March 18 2013 12:00 AM

City lands federal transportation grant to make Washington Avenue in REO Town more attractive

Wednesday, Aug. 17 — The city of Lansing announced today a $326,100 grant from the federal Department of Transportation that will go toward enhancing Washington Avenue through REO Town.

“Along with the enhanced environment, it’s going to be very attractive for new private investment (in REO Town),” said Randy Hannan, executive assistant to Mayor Virg Bernero. “We struggled for a long time to get REO Town back on its feet.”

The grant is on top of another $1.18 million in federal Surface Transportation Program money for the plan. The project is estimated to cost $2.1 million, which means the city will end up paying for about $600,000 in improvements.

Andy Kilpatrick, transportation engineer with the city, said that money will come out of the city’s Public Services Department budget. The $600,000 is Act 51 money, he said, which is state transportation revenue that is allocated to local communities.

Kilpatrick said construction is slated to begin in 2012. The project covers 3/4 of a mile of Washington Avenue between Malcolm X Street and Barnes Avenue.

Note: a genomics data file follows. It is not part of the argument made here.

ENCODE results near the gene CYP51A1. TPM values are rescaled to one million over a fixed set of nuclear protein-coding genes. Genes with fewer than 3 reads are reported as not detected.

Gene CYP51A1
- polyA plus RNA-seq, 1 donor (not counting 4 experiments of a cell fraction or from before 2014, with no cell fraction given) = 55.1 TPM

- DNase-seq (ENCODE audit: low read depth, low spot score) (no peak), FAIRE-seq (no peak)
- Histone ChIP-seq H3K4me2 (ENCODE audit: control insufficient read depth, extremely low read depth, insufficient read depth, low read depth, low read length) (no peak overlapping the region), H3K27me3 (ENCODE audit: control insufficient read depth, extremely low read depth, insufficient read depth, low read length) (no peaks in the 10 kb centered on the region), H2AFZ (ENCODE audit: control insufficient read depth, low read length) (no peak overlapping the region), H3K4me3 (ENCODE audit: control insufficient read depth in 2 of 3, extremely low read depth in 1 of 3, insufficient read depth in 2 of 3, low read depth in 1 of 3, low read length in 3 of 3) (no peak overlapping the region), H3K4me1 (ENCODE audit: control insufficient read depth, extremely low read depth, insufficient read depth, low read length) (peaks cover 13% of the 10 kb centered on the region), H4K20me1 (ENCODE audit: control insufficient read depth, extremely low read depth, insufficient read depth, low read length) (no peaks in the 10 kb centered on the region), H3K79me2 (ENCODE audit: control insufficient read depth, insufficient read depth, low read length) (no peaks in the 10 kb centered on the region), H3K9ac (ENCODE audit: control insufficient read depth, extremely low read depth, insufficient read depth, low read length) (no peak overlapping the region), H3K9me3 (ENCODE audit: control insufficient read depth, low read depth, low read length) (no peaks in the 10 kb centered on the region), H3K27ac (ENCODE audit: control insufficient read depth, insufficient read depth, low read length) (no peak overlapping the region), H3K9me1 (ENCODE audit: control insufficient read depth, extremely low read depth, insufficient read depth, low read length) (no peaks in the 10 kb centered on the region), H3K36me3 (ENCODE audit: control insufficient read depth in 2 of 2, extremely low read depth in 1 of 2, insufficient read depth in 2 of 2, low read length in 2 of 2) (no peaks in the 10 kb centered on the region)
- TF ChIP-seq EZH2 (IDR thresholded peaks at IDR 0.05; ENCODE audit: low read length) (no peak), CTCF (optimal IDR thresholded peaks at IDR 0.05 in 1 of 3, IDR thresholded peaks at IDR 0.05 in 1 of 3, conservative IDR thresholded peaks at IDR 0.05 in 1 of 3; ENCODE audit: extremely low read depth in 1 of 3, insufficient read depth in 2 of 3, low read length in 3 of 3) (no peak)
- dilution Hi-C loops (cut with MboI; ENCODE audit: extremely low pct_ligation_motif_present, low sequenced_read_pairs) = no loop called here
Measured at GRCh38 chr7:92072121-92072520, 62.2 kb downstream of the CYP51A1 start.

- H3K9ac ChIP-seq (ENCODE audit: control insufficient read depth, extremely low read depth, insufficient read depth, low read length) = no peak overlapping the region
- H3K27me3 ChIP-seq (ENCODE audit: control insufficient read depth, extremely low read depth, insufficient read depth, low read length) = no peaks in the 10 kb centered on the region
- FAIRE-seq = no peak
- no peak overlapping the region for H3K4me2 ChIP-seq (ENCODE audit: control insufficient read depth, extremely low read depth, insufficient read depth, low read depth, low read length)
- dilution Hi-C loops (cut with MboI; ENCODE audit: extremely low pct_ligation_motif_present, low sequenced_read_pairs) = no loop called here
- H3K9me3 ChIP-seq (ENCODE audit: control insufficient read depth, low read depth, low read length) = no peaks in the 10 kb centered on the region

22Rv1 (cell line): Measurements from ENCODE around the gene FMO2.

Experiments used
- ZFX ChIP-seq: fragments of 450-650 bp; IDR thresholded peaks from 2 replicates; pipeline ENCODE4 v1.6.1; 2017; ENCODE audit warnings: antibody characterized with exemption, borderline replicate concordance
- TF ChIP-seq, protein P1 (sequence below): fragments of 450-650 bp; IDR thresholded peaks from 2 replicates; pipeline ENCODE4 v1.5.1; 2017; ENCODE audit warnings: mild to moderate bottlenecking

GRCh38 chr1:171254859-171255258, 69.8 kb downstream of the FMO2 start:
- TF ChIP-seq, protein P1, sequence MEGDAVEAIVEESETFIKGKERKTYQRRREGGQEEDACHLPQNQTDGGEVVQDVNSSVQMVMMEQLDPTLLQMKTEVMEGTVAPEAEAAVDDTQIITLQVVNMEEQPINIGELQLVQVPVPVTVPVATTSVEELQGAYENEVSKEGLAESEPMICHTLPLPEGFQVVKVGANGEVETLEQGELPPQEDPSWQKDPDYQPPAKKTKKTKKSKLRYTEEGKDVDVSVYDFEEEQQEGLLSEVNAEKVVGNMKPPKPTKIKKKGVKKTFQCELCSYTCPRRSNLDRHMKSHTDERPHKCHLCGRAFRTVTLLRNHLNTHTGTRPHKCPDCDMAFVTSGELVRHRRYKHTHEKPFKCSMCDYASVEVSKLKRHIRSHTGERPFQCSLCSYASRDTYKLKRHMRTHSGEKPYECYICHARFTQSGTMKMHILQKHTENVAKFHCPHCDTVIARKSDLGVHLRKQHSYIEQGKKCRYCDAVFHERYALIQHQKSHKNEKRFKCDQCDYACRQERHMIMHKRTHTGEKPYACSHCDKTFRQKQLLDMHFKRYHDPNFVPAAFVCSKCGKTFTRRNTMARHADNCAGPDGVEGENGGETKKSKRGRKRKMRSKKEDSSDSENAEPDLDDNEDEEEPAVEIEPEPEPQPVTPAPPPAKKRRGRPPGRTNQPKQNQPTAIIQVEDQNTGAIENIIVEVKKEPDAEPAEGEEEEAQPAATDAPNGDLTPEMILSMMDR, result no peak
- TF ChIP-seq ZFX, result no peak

City officials held two planning sessions in March with REO Town business owners and residents to brainstorm how a renovation might look. Some of the ideas that will come to fruition include wider sidewalks, medians with landscaping, pedestrian crossings and bicycle lanes. Kilpatrick said design plans will be finalized in the next couple weeks.

City and Lansing Board of Water & Light officials say this stretch of Washington Avenue is poised to become a main thoroughfare once the BWL’s planned $182 million cogeneration facility in the neighborhood is built.

“This is great news for REO Town, which is poised for tremendous economic rebirth,” BWL General Manager J. Peter Lark said today in a statement. “A new, welcoming Washington Avenue streetscape will serve as a gateway to our REO Town project that promises to bring more than 1,000 construction jobs and nearly 200 permanent jobs to this historic community."